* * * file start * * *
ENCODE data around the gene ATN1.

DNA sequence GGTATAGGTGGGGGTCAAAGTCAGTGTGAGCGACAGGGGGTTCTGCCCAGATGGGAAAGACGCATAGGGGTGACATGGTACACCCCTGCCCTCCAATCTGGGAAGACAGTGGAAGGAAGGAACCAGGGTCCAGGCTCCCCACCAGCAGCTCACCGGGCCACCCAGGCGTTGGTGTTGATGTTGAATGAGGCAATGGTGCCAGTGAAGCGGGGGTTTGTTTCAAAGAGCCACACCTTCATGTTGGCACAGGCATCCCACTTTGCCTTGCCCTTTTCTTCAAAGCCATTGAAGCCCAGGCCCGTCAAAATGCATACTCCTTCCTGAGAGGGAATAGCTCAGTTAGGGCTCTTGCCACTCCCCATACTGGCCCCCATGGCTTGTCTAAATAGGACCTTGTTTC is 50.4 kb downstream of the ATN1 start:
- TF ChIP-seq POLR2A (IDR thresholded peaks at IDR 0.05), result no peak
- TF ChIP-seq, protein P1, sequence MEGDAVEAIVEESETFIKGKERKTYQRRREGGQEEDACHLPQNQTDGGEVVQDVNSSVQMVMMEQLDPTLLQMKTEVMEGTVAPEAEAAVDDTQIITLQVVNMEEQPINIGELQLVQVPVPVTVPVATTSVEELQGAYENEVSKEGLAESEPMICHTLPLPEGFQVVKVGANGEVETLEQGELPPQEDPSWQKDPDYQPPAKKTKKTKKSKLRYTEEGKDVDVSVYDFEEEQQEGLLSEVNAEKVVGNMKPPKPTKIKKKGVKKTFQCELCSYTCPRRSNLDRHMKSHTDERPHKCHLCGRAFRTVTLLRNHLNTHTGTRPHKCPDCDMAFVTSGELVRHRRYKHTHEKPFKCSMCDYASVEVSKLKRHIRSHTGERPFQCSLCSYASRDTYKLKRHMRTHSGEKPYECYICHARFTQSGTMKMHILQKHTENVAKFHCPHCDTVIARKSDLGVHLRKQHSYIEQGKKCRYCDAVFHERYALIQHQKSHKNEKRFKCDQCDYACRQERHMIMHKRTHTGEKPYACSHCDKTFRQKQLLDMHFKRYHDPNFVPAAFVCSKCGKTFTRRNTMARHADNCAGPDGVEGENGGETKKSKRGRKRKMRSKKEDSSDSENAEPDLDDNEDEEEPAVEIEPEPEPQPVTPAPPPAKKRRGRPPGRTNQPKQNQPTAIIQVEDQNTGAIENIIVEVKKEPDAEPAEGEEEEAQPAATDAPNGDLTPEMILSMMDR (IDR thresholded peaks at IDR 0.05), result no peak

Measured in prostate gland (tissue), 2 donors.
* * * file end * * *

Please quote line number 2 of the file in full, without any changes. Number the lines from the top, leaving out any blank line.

DNA sequence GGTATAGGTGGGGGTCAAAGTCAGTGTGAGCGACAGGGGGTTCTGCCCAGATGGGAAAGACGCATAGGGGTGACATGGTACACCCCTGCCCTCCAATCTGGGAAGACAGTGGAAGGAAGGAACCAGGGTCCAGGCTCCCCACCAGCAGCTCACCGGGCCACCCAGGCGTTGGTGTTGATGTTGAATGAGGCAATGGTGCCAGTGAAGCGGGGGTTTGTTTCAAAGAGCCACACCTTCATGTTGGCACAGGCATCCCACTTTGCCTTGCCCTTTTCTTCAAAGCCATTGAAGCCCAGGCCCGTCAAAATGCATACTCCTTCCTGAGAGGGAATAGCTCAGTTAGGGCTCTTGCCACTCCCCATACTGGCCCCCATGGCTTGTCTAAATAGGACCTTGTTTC is 50.4 kb downstream of the ATN1 start: